Can you see how such teaching would create much uncertainty regarding one’s final status before God? How could anyone know if they had been faithful enough in avoiding sins so that God would pronounce them righteous or justified at the end of their life?

The priests of Luther's day must have dreaded seeing him walk into their confessional booths.

This is why young Luther spent hours at a time confessing his sins to a priest. He believed that getting into heaven that he confess all his sins and live as good a life as possible. As a result, he meticulously and fervently confessed everything he thought might even possibly be a sin. The priests of Luther's day must have dreaded seeing him walk into their confessional booths.

Justification by Faith Alone

As Luther studied Scripture, he realized that God did not base our salvation on a combination of grace and personal merit. He saw that our justification, or our righteous standing before God, did not result from a lifelong process of resisting sin and doing good works, but rather took place the moment we place our faith in Jesus.

The word the Apostle Paul used for justification denoted a judge in his day pronouncing a not guilty verdict upon the accused person standing before him. Sinners, like the person standing trial, are declared righteous once and for all time. It's not something that happens over time.

Justification takes place the instant we call out to the Lord in saving faith, not at the end of our lives. In Romans 5:1, Paul says “since we have been justified by faith, we have peace with God.” Our right relationship with God comes instantly; He declares us righteous the moment we believe.

The Apostle Paul often emphasized that God saves us totally by grace through faith apart from any merit of our own (see Titus 3:4-7 and Eph. 2:8-9). Good works come after our adoption into God's family, not before.

Luther based his revolutionary teaching at the time solely on Scripture. An allegorical interpretation of God’s Word had begun centuries earlier as a way for some to view Old Testament prophecy symbolically. As a result, those who interpreted the Bible in such a way viewed the Old Testament promises of a kingdom for Israel as something the church fulfilled spiritually.

Unfortunately, this allegorical way of understanding Scripture later eroded the purity of the Gospel as it opened the door for church tradition to contaminate biblical beliefs, especially those pertaining to salvation.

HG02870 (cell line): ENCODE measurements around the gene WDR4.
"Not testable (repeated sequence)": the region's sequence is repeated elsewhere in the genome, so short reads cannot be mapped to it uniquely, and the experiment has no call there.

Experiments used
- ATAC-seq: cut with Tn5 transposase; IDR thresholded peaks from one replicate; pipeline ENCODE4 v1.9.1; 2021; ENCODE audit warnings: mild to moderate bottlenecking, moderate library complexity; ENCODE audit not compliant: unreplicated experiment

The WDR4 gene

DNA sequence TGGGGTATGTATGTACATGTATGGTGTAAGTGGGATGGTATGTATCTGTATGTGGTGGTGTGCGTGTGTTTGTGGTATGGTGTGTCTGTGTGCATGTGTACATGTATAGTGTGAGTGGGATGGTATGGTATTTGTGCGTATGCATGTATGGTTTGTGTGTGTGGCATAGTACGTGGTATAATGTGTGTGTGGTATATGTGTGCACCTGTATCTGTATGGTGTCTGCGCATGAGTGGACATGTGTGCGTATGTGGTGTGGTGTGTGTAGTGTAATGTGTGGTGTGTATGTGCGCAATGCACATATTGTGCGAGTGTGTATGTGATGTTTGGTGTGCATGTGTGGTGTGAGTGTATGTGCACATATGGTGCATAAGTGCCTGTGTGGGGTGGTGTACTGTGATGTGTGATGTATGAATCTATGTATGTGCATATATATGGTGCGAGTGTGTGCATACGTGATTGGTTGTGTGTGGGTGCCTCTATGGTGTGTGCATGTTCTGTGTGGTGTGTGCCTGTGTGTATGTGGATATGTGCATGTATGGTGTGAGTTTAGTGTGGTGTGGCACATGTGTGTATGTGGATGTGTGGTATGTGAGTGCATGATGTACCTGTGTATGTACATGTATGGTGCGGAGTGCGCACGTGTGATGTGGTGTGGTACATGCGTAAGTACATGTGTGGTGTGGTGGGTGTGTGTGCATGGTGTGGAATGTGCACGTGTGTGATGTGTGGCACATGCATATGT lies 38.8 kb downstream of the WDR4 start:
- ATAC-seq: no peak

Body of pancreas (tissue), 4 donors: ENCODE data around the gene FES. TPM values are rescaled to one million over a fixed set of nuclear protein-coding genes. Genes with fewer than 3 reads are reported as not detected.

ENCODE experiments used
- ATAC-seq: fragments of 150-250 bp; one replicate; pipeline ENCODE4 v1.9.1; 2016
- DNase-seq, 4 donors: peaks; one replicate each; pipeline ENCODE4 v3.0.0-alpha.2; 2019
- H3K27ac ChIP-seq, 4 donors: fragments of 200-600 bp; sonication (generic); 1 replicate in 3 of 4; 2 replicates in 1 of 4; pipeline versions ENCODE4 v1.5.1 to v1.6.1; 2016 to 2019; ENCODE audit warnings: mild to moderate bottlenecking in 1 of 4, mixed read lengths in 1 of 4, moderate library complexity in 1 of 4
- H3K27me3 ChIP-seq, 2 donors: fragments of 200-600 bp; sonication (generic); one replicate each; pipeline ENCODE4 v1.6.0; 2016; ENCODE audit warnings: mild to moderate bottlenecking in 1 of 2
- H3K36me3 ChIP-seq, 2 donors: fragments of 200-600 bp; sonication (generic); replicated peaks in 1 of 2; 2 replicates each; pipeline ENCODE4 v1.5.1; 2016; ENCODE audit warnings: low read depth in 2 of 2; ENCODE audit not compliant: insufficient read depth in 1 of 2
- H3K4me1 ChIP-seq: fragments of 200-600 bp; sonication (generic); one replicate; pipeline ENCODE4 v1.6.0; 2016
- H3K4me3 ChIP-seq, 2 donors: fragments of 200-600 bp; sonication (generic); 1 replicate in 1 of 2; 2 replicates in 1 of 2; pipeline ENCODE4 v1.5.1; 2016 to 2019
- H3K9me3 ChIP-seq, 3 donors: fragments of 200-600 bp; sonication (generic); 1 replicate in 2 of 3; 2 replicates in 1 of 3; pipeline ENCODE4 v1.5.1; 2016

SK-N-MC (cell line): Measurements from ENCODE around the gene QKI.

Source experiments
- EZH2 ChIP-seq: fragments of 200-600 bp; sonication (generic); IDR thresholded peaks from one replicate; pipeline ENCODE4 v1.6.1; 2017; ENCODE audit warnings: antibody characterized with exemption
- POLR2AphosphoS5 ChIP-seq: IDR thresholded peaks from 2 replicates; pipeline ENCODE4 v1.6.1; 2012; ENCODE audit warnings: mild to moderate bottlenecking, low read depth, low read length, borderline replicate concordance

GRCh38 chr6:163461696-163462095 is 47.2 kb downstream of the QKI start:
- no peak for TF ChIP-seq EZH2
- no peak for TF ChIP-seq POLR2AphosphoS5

A Literal Interpretation of Scripture

Both Luther and John Calvin condemned such allegorical interpretations and the adding of human tradition to the teaching of Scripture. They brought their followers back to a literal way of interpreting God’s Word through two key principles.

The elevation of the Bible as supreme in all matters of faith became a key factor in restoring the sound scriptural teaching of justification by faith apart from good works.

The first such principle was that of “sola Scriptura.” This signifies that Scripture alone is our sole source and supreme authority when it comes to all matters pertaining to faith and practice. For the reformers, this meant that the Bible was sufficient for all spiritual matters and thus took precedence over all the traditions of the church and the teachings of all previous popes.

This elevation of the Bible as supreme in all matters of faith became a key factor in restoring the sound scriptural teaching of justification by faith apart from good works.

Secondly, Luther emphasized “Scripture interprets Scripture” as essential for interpreting the Bible. This precept stresses that all of Scripture is God’s Word and as such does not and cannot contradict itself. Scripture thus acts as its own commentary.

A section of the Bible where the meaning is clear can and must be used to interpret a related section of Scripture where the interpretation is less evident or open to several differences of opinion.

These principles of interpretation advocated by Martin Luther and the other Reformers forever changed the course of church history and remain the standard for biblical interpretation for most Protestant churches today.

These two principles of interpreting Scripture in a literal way had another significant long-term impact on the teaching of the church, one that did not appear until well after the time of the Reformers. This later result of interpreting Scripture literally will be the topic of my next article celebrating the 500 year anniversary of the beginning of the Reformation.

Can anyone guess what this future impact might be?